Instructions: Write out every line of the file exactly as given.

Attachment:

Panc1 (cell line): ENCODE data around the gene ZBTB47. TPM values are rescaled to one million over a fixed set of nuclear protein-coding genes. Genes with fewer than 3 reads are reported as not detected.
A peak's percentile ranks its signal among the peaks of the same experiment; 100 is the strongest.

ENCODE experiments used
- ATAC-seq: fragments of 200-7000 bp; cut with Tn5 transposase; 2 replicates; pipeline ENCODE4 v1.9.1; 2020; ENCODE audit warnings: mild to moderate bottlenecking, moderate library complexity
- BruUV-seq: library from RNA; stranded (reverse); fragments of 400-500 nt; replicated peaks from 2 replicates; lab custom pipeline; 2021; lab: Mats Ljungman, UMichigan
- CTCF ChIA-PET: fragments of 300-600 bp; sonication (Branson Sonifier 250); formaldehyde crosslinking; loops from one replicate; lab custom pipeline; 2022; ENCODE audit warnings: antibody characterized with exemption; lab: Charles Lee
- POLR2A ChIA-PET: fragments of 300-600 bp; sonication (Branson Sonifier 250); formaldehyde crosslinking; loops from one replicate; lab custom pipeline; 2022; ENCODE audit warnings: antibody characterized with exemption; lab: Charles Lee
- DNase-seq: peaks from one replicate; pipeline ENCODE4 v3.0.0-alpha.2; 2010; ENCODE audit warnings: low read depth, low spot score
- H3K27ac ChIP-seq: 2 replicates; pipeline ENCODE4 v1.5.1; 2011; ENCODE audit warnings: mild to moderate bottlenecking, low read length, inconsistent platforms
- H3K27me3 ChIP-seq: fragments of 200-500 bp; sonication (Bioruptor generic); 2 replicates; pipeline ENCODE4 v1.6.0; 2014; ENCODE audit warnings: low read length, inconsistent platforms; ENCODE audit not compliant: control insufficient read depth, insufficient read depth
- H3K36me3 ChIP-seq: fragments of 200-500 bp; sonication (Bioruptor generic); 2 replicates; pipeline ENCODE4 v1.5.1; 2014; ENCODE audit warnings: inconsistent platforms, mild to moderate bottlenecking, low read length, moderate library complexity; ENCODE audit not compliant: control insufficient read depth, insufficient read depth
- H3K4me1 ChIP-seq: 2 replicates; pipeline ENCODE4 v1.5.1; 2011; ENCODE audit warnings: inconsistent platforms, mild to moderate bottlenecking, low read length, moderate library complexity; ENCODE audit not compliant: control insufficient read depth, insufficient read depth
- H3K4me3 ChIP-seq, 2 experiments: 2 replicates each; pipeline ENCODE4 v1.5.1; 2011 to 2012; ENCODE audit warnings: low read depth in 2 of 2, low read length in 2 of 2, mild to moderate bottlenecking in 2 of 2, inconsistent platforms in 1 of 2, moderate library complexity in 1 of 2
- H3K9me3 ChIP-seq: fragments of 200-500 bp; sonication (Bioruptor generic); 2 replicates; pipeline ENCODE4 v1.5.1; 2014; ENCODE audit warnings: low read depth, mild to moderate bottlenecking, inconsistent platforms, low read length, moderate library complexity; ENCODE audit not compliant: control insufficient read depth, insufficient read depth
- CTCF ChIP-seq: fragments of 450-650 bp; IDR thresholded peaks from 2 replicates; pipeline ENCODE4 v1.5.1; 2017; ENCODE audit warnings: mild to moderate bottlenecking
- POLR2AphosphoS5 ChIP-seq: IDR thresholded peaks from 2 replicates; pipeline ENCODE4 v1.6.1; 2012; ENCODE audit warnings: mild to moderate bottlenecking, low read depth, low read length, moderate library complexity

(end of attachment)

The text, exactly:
Panc1 (cell line): ENCODE data around the gene ZBTB47. TPM values are rescaled to one million over a fixed set of nuclear protein-coding genes. Genes with fewer than 3 reads are reported as not detected.
A peak's percentile ranks its signal among the peaks of the same experiment; 100 is the strongest.

ENCODE experiments used
- ATAC-seq: fragments of 200-7000 bp; cut with Tn5 transposase; 2 replicates; pipeline ENCODE4 v1.9.1; 2020; ENCODE audit warnings: mild to moderate bottlenecking, moderate library complexity
- BruUV-seq: library from RNA; stranded (reverse); fragments of 400-500 nt; replicated peaks from 2 replicates; lab custom pipeline; 2021; lab: Mats Ljungman, UMichigan
- CTCF ChIA-PET: fragments of 300-600 bp; sonication (Branson Sonifier 250); formaldehyde crosslinking; loops from one replicate; lab custom pipeline; 2022; ENCODE audit warnings: antibody characterized with exemption; lab: Charles Lee
- POLR2A ChIA-PET: fragments of 300-600 bp; sonication (Branson Sonifier 250); formaldehyde crosslinking; loops from one replicate; lab custom pipeline; 2022; ENCODE audit warnings: antibody characterized with exemption; lab: Charles Lee
- DNase-seq: peaks from one replicate; pipeline ENCODE4 v3.0.0-alpha.2; 2010; ENCODE audit warnings: low read depth, low spot score
- H3K27ac ChIP-seq: 2 replicates; pipeline ENCODE4 v1.5.1; 2011; ENCODE audit warnings: mild to moderate bottlenecking, low read length, inconsistent platforms
- H3K27me3 ChIP-seq: fragments of 200-500 bp; sonication (Bioruptor generic); 2 replicates; pipeline ENCODE4 v1.6.0; 2014; ENCODE audit warnings: low read length, inconsistent platforms; ENCODE audit not compliant: control insufficient read depth, insufficient read depth
- H3K36me3 ChIP-seq: fragments of 200-500 bp; sonication (Bioruptor generic); 2 replicates; pipeline ENCODE4 v1.5.1; 2014; ENCODE audit warnings: inconsistent platforms, mild to moderate bottlenecking, low read length, moderate library complexity; ENCODE audit not compliant: control insufficient read depth, insufficient read depth
- H3K4me1 ChIP-seq: 2 replicates; pipeline ENCODE4 v1.5.1; 2011; ENCODE audit warnings: inconsistent platforms, mild to moderate bottlenecking, low read length, moderate library complexity; ENCODE audit not compliant: control insufficient read depth, insufficient read depth
- H3K4me3 ChIP-seq, 2 experiments: 2 replicates each; pipeline ENCODE4 v1.5.1; 2011 to 2012; ENCODE audit warnings: low read depth in 2 of 2, low read length in 2 of 2, mild to moderate bottlenecking in 2 of 2, inconsistent platforms in 1 of 2, moderate library complexity in 1 of 2
- H3K9me3 ChIP-seq: fragments of 200-500 bp; sonication (Bioruptor generic); 2 replicates; pipeline ENCODE4 v1.5.1; 2014; ENCODE audit warnings: low read depth, mild to moderate bottlenecking, inconsistent platforms, low read length, moderate library complexity; ENCODE audit not compliant: control insufficient read depth, insufficient read depth
- CTCF ChIP-seq: fragments of 450-650 bp; IDR thresholded peaks from 2 replicates; pipeline ENCODE4 v1.5.1; 2017; ENCODE audit warnings: mild to moderate bottlenecking
- POLR2AphosphoS5 ChIP-seq: IDR thresholded peaks from 2 replicates; pipeline ENCODE4 v1.6.1; 2012; ENCODE audit warnings: mild to moderate bottlenecking, low read depth, low read length, moderate library complexity